After all but falling off the radar as the spotlight shifted to battery power, fuel-cell technology is suddenly drawing attention again. Hyundai, Toyota and Honda will all be marketing hydrogen cars this year, and a Mercedes-Benz model is set to follow in 2017.
But those and other fuel-cell vehicles in the works will be offered in only limited areas due to the limited availability of hydrogen pumps, an issue that could take decades to resolve. Or maybe not. Nissan has revealed it is taking a novel approach to fuel-cell design that could sidestep the infrastructural challenge.
According to a report on a Nissan blog, the maker is developing a fuel-cell vehicle, or FCV, that uses ethanol as the source for its hydrogen. The form of alcohol found in beer, wine and liquor, ethanol can be sourced from corn and other crops, rather than using hydrocarbons.
“Unlike conventional systems, e-Bio Fuel-Cell features SOFC (solid oxide fuel cell) as its power source, affording greater power efficiency to give the vehicle cruising ranges similar to gasoline-powered cars,” Nissan said in its post, estimating the average gasoline-powered automobile has a range of around 373 miles per fill-up.
(Mercedes-Benz plans to launch hydrogen car in 2017. Click Here for more on the GLC F-Cell.)
At their most basic, fuel-cells combine hydrogen and oxygen to create both water vapor and electric current. That energy can be used to run the same electric motors found in a battery-car.
There are several different types of fuel-cells. The most common goes by the technical name, Permeable Exchange Membrane, or PEM. It requires a supply of pure hydrogen gas. It has been the system of choice for automakers such as Honda, Hyundai and Toyota.
The SOFC approach has been used for stationary and other devices but, until now, hasn’t been tried by a major automaker. It offers the advantage of using other sources of hydrogen, such as ethanol or natural gas, both of them rich with the lightweight element.
It’s a bit more complex process and does create some carbon-based exhaust but far less – and far more easily controlled – than what you get out of an internal combustion engine.
The maker also claims that, “With the bio-ethanol system, CO2 emissions are neutralized from the growing process of sugarcane making up the bio-fuel, allowing it to have a ‘Carbon-Neutral Cycle,’ with nearly no CO2 increase whatsoever.”
Sugar cane is widely used to produce ethanol in some markets, notably Brazil, though the alcohol is more frequently sourced from corn in the U.S.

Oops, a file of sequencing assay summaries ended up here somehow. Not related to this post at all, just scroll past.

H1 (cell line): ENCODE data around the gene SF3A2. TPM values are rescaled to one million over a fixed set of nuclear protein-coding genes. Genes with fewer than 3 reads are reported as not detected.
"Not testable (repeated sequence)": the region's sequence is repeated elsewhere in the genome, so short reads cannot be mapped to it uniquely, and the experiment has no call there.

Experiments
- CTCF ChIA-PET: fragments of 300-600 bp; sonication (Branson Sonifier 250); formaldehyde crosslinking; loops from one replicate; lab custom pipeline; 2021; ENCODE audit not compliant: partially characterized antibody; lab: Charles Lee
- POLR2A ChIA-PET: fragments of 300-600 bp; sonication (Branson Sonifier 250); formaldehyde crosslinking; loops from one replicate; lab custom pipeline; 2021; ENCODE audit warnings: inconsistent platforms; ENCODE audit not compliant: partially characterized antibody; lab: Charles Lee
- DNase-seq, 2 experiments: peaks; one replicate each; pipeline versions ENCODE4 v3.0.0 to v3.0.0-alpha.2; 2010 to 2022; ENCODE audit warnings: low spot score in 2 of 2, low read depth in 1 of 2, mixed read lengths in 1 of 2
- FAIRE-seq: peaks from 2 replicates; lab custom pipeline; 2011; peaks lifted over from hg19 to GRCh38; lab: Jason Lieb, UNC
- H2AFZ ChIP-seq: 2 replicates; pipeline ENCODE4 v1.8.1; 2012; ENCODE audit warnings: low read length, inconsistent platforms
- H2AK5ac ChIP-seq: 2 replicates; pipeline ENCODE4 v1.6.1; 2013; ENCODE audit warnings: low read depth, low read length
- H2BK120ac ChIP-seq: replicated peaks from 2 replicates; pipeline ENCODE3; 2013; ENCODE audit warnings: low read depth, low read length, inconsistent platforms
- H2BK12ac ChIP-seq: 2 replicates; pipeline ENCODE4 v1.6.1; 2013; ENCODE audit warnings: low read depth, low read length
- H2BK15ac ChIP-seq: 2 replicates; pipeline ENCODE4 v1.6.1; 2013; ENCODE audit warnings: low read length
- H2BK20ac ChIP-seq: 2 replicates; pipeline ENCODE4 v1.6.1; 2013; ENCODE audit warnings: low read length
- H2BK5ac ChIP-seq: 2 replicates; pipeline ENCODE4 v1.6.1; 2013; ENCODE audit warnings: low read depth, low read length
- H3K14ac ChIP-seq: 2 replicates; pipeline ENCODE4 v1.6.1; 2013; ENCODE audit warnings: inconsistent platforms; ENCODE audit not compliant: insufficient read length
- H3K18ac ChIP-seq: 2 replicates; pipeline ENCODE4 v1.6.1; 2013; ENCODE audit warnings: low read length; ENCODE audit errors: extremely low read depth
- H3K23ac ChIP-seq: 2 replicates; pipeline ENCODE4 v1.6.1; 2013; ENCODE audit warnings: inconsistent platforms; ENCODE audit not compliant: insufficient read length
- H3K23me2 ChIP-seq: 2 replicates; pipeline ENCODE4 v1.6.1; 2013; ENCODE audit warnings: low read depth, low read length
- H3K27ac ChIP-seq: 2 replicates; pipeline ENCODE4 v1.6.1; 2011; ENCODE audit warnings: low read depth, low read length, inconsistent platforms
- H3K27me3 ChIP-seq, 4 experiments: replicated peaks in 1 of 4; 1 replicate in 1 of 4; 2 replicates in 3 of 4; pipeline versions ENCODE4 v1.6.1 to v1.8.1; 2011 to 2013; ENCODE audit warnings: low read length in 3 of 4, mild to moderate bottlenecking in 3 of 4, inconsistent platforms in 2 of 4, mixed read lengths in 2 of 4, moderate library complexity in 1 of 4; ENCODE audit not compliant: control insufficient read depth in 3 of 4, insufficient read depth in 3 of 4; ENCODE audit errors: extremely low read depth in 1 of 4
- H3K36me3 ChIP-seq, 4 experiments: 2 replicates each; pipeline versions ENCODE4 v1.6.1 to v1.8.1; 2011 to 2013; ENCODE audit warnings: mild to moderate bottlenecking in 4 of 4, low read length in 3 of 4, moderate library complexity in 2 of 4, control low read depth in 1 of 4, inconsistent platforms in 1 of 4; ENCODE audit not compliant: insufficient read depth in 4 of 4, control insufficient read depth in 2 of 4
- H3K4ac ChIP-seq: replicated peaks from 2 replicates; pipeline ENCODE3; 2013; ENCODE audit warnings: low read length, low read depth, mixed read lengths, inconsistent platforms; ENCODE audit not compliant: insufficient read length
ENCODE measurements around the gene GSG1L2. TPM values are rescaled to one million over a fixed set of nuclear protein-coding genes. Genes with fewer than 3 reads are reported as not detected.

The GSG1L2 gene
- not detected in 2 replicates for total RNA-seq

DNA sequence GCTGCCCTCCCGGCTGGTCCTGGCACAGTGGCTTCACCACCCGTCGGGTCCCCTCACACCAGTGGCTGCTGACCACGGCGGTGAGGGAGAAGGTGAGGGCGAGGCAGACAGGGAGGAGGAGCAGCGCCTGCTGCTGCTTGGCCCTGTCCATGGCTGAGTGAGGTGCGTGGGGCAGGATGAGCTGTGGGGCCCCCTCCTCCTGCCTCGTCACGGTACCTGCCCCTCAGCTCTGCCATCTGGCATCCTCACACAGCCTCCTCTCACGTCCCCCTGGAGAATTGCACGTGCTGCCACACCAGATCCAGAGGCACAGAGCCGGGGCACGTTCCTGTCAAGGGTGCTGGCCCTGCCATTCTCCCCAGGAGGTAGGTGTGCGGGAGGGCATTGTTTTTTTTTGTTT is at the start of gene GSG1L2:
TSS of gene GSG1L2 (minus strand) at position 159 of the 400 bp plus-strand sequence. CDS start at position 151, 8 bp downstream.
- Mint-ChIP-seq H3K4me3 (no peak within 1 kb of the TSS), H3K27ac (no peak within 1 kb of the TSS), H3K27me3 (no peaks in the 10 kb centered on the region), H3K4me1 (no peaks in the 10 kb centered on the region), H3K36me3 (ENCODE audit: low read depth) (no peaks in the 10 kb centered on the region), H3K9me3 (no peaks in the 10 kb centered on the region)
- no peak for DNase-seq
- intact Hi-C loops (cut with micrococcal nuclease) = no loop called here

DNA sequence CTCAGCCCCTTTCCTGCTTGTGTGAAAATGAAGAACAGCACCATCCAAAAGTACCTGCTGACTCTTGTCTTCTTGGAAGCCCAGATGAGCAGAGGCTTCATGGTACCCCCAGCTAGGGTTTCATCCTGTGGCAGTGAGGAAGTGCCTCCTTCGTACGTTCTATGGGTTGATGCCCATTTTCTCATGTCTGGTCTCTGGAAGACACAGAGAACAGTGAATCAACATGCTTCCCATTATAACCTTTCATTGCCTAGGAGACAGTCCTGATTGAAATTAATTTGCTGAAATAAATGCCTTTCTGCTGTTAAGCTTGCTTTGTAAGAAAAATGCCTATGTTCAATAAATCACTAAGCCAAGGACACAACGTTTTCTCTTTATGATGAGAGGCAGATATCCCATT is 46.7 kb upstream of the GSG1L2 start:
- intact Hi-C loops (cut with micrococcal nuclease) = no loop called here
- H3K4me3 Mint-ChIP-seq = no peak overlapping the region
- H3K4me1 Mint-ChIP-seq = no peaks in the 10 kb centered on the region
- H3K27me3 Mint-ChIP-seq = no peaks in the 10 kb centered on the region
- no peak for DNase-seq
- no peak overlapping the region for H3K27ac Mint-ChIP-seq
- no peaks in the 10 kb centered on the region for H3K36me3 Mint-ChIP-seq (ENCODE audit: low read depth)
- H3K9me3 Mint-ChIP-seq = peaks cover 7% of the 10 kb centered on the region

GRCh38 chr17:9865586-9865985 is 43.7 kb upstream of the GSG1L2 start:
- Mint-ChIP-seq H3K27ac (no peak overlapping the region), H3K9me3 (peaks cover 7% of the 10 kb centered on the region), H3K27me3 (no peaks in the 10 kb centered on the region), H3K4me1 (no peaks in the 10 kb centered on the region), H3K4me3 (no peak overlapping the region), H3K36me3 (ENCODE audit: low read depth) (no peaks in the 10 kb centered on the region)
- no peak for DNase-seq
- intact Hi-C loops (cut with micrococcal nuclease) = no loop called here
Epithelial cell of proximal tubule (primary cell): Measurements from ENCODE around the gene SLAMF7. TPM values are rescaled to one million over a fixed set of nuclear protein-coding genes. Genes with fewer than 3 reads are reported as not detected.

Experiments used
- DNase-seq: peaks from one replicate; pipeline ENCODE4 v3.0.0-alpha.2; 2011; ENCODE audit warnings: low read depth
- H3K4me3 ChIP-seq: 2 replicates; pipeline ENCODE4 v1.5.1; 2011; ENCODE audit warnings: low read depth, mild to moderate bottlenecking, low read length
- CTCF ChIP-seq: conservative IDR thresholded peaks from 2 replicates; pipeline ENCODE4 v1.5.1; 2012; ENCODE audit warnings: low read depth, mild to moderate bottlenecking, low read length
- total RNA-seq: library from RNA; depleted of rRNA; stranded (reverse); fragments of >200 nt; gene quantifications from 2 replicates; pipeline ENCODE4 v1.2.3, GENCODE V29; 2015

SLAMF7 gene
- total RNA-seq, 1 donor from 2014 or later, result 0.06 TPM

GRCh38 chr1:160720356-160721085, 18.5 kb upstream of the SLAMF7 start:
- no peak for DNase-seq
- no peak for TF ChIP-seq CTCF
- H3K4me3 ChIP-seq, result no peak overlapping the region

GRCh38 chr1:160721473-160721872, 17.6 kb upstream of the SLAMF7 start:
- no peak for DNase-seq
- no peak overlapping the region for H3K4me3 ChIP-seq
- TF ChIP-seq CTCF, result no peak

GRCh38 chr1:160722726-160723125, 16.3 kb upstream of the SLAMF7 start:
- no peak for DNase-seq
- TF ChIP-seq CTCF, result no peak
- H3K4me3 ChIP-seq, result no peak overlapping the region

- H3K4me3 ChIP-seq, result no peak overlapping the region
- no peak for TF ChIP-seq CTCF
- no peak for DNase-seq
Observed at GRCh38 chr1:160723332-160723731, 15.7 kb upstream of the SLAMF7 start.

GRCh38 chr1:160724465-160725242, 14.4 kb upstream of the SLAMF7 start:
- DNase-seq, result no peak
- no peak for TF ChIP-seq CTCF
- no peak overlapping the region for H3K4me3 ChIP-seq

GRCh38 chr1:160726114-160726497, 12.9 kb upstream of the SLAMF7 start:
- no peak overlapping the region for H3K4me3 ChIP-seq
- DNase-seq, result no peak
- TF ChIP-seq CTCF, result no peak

(Nissan aims to fuel U.S. sales growth with new marketing campaign. Click Here for more.)
The good news is that Nissan’s e-Bio Fuel-Cell wouldn’t be limited to staying within relatively close proximity of the handful of hydrogen pumps now available to the public – most in the U.S. are located in Southern California. As a result, Honda, Hyundai and Toyota are only selling their fuel-cell models in that region.
Ethanol is already in widespread use as a transportation fuel. It’s commonly mixed with regular gasoline and thousands of service stations across the U.S. offer E85, a blend that is 85% ethanol, 15% gas. Going to a 100% mixture would be a relatively easy challenge, certainly when compared to setting up an entirely new national production and distribution network for pure hydrogen.
Nissan isn’t the first automaker to look for alternatives to hydrogen gas to build momentum for fuel-cell vehicles. The old Chrysler Corp. in the 1990s showed off a concept vehicle, the Natrium, which used a recyclable solution of sodium borohydride. The liquid went through a system called a reformer that split off hydrogen atoms and then fed them to a more conventional PEM fuel-cell stack.
General Motors, meanwhile, tried to develop an onboard reformer that would be able to break down alcohol or fossil fuels to create hydrogen gas, also for use in a PEM stack.
Neither approach proved commercially viable. Whether Nissan’s e-Bio Fuel-Cell will overcome that hurdle remains to be seen. There are a variety of challenges, of which cost is only one. But if it proves effective it could be the breakthrough fuel-cell proponents have been searching for.
According to a recent IHS study, as many as 17 fuel-cell vehicles will be on the road within the next decade, but limited availability of hydrogen gas will continue to limit their marketability. The study warns that if FCV technology doesn’t gain momentum by 2030 it will likely lose the race to battery power as the alternative powertrain technology of choice.
(For more on the new IHS study, Click Here.)